Aristotle made the observation that people find it easiest to remember three things. The rule of three started with his writing, “The Rhetoric;” In fact, in many of the areas where the rule of three is practiced (and there are a lot of them), it is referred to as rhetoric.
In computer programming, the rule of three is a “rule of thumb” for class method definitions as well as code refactoring. It is a computation method used in mathematics and in statistics it is used for calculating a confidence limit when no events have been observed. In aviation, it is a rule of descent and in economics a rule of thumb regarding major competitors in a free market.
Even the contemplation of survival has its rules of three. The body’s ability to stay alive depends on three keys: three minutes without air, three days without water, and three weeks without food. Captive POWs are taught to stick together, survive and return. The TSA’s “Steps to Security” are show ID and boarding pass, take out liquids, and take off shoes and jackets.
It can also be found in the less tangible. The Pagan Law of Return states that, “whatever energy a person puts out into the world, be it positive or negative, will be returned to that person three times.” Arguably more macabre is the modern notion that celebrities die in threes.
Returning to Aristotle’s application of the concept to human communication, the rule of three is still most prevalent in the principles of writing, storytelling, and presentations (see how I did that?). Thomas Jefferson chose life, liberty, and the pursuit of happiness. Many of the world’s most lasting jokes begin with three people walking into a bar (a priest, a reverend, and a rabbi or an engineer, a physicist, and a mathematician). It continues to be popular and effective, not to mention simple, for a story to have a beginning, middle, and end. It’s even more obvious in the structure of our large, epic movies—the trilogy.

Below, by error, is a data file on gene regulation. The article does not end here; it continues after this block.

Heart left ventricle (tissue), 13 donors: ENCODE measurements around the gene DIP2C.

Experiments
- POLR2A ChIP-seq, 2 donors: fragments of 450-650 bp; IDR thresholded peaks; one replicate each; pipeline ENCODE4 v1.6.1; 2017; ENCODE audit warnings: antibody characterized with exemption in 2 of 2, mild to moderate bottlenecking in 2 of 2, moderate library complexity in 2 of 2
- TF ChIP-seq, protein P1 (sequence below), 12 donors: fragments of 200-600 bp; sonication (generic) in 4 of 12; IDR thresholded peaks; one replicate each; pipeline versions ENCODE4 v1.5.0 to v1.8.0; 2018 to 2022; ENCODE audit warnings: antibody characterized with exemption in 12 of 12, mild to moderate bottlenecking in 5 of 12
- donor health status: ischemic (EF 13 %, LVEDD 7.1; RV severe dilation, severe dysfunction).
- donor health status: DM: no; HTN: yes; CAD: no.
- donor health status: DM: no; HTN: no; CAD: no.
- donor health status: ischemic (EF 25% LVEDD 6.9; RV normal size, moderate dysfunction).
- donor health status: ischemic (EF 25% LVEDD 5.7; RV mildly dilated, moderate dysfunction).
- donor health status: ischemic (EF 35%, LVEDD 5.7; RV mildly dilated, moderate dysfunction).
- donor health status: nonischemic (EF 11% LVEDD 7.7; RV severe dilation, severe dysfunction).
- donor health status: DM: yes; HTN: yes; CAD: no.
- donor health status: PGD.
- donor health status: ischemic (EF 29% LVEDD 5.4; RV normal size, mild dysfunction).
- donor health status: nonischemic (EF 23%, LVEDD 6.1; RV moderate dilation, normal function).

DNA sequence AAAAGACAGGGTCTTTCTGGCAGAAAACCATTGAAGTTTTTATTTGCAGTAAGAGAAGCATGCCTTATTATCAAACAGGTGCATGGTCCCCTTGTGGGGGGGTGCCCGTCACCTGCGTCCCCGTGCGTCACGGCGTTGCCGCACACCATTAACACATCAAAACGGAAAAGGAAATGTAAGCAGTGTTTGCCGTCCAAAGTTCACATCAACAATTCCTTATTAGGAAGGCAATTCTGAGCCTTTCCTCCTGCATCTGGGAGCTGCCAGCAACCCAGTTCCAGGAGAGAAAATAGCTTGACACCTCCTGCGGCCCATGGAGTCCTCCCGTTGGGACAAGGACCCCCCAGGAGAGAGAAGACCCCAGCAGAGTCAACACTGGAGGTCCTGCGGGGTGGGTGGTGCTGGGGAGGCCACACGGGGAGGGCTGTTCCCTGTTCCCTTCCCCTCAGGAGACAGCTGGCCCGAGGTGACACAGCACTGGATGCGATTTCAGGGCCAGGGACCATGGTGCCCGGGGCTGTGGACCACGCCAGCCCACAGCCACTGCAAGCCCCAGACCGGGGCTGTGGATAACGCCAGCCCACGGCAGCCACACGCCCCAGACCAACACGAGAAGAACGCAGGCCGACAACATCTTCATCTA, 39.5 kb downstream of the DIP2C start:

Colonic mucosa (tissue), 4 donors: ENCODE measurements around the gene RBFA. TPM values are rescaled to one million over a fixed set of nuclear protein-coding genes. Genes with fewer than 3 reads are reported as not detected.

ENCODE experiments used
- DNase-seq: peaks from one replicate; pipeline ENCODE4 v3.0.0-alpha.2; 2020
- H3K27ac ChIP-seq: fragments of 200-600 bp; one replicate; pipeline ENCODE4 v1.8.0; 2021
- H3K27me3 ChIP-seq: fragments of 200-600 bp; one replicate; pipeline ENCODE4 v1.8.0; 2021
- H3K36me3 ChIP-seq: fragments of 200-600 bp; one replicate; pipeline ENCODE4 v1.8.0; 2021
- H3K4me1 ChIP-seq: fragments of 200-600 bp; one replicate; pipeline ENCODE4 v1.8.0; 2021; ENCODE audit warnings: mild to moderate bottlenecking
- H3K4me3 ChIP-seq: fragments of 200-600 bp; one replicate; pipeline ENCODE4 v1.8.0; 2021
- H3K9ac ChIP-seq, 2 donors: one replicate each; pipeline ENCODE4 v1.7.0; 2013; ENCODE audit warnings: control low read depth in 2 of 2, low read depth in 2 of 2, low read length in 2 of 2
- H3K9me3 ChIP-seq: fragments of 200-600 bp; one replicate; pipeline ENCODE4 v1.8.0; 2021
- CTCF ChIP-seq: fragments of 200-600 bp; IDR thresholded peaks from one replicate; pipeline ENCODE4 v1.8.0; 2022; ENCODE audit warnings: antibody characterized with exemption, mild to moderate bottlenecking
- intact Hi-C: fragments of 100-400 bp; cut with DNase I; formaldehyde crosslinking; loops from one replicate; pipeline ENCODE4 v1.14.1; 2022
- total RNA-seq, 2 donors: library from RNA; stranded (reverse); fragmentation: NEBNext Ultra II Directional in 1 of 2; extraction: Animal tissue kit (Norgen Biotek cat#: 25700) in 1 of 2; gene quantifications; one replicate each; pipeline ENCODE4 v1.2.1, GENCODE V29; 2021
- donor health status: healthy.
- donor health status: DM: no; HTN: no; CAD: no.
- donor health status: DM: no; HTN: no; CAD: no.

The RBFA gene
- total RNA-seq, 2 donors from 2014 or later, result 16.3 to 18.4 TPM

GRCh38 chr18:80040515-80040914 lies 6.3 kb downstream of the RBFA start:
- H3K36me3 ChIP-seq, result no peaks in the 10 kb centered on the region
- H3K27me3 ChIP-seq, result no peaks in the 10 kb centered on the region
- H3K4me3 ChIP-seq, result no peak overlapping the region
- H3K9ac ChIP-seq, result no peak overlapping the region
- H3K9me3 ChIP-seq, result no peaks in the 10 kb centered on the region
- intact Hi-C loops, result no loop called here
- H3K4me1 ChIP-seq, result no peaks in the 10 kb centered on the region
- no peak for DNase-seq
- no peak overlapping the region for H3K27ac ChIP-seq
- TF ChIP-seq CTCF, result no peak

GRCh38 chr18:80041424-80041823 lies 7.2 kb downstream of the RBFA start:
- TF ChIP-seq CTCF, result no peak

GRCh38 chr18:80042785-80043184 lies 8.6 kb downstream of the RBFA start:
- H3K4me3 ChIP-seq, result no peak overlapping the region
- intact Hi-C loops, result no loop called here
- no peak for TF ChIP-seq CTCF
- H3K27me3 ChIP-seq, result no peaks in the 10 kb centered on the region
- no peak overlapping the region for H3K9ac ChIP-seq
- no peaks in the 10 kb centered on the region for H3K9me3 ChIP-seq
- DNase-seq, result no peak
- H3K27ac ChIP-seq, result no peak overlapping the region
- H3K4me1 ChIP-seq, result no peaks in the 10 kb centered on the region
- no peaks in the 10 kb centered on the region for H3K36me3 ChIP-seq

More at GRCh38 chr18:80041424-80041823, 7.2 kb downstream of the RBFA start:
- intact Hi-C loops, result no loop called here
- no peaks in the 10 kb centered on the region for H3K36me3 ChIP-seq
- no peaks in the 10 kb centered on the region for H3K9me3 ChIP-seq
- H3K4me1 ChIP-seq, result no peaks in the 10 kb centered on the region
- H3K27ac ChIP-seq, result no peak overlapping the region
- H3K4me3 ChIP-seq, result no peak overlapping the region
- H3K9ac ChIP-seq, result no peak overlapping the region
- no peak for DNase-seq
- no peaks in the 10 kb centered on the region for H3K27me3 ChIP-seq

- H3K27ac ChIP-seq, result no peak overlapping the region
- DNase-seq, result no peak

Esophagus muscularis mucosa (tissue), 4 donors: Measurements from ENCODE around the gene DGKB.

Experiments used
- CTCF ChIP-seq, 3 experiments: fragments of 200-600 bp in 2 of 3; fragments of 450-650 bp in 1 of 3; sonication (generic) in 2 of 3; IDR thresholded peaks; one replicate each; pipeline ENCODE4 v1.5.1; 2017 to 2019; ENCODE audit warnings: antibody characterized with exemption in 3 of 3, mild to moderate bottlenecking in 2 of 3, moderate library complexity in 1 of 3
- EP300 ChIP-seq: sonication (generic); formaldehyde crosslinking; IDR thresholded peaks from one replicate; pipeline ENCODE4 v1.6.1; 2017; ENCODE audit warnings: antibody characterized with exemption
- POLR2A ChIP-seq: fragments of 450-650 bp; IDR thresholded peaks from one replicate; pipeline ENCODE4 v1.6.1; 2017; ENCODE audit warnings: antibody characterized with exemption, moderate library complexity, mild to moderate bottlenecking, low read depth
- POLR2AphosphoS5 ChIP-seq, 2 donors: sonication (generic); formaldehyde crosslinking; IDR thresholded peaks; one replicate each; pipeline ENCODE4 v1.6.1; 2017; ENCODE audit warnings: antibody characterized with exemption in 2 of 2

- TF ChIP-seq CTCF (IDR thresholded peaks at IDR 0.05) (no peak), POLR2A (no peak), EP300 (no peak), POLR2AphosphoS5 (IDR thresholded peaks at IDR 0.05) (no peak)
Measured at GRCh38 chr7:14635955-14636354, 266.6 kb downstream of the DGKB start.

Albeit, some trilogies are born as a way to continue a story beyond the ending of the original film, the result of the success of the original, made to satiate—as well as capitalize on—an audience that is clamoring for more. “The Godfather” eventually wound up telling the story of three generations of a family of gangsters. “Star Wars” gave us a hexology, telling the tale of three generations of Jedi knights.
In the movie game today, it is more common for trilogiess to happen by design, a way of telling the beginning, middle, and end of a long, epic story without taxing our audience, something the likes of Aristotle and Shakespeare were well aware. “Back to the Future,” “The Lord of the Rings,” and “The Hobbit” are perfect examples of this modern storytelling technique.
Not to be outdone by Aristotle and Shakespeare, the pages of this month’s Qualityoffers Hill Cox’s third installment of “Calibration Source Criteria.”
As always, enjoy and thanks for reading!
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